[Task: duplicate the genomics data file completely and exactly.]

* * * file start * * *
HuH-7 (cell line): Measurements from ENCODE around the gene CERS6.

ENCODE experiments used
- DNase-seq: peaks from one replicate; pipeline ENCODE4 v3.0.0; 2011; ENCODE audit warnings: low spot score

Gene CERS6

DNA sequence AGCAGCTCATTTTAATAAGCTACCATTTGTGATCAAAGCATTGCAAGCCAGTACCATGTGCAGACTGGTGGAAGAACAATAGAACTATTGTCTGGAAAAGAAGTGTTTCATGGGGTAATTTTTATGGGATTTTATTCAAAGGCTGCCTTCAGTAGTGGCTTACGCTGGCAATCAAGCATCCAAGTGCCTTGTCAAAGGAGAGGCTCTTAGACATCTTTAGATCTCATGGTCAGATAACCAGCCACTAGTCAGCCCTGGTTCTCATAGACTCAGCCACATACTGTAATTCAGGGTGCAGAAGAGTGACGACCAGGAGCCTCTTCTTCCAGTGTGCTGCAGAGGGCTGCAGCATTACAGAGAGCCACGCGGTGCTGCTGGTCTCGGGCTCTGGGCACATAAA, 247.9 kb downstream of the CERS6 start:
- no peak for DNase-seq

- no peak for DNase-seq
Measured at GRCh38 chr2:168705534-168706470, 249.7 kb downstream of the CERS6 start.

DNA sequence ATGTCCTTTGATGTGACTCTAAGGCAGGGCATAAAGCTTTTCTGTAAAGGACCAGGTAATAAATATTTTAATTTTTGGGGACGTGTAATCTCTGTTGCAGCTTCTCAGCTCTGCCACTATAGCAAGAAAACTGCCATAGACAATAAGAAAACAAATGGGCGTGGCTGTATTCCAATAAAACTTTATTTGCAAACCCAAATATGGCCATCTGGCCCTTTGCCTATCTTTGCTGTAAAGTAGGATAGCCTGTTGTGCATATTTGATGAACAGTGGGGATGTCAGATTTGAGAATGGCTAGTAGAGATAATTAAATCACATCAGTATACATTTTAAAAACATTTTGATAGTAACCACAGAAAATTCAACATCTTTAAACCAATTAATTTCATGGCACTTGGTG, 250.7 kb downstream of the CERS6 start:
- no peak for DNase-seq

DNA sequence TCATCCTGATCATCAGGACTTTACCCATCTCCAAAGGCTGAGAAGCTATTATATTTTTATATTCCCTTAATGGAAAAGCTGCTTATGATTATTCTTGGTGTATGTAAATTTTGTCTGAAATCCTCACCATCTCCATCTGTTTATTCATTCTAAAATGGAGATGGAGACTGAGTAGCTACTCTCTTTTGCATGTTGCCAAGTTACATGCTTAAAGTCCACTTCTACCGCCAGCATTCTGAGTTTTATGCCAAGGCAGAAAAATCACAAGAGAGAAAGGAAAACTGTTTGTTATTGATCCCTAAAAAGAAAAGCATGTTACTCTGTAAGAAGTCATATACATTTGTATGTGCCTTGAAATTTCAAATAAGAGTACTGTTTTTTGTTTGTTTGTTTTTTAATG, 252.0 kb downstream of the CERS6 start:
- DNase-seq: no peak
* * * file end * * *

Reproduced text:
HuH-7 (cell line): Measurements from ENCODE around the gene CERS6.

ENCODE experiments used
- DNase-seq: peaks from one replicate; pipeline ENCODE4 v3.0.0; 2011; ENCODE audit warnings: low spot score

Gene CERS6

DNA sequence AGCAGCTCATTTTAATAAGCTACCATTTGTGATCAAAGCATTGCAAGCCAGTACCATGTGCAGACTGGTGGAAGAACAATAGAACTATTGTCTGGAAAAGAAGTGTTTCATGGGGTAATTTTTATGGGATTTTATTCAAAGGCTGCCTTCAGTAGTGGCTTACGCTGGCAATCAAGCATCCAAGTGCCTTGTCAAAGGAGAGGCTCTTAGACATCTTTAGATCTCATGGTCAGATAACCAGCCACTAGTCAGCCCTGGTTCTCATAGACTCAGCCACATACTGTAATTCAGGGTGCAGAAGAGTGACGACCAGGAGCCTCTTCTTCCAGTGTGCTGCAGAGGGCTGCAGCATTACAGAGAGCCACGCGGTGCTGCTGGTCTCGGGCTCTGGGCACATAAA, 247.9 kb downstream of the CERS6 start:
- no peak for DNase-seq

- no peak for DNase-seq
Measured at GRCh38 chr2:168705534-168706470, 249.7 kb downstream of the CERS6 start.

DNA sequence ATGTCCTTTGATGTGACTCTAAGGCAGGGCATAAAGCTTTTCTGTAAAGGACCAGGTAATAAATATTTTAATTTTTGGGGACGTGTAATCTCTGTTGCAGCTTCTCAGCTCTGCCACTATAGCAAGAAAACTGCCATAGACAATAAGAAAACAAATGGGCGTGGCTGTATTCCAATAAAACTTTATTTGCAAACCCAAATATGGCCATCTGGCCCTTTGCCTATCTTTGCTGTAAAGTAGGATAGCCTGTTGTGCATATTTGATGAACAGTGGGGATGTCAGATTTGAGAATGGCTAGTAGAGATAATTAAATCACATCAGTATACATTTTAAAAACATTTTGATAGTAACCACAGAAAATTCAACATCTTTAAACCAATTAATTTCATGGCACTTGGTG, 250.7 kb downstream of the CERS6 start:
- no peak for DNase-seq

DNA sequence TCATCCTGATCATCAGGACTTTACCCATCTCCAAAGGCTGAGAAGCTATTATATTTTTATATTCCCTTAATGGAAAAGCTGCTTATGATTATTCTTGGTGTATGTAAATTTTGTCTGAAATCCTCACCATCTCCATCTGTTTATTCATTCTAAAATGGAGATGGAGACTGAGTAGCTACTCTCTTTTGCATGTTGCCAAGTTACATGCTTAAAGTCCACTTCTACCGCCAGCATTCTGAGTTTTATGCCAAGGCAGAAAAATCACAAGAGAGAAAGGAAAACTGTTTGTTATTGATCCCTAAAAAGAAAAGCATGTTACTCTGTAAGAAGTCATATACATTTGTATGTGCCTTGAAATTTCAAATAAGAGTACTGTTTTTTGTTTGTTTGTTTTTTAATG, 252.0 kb downstream of the CERS6 start:
- DNase-seq: no peak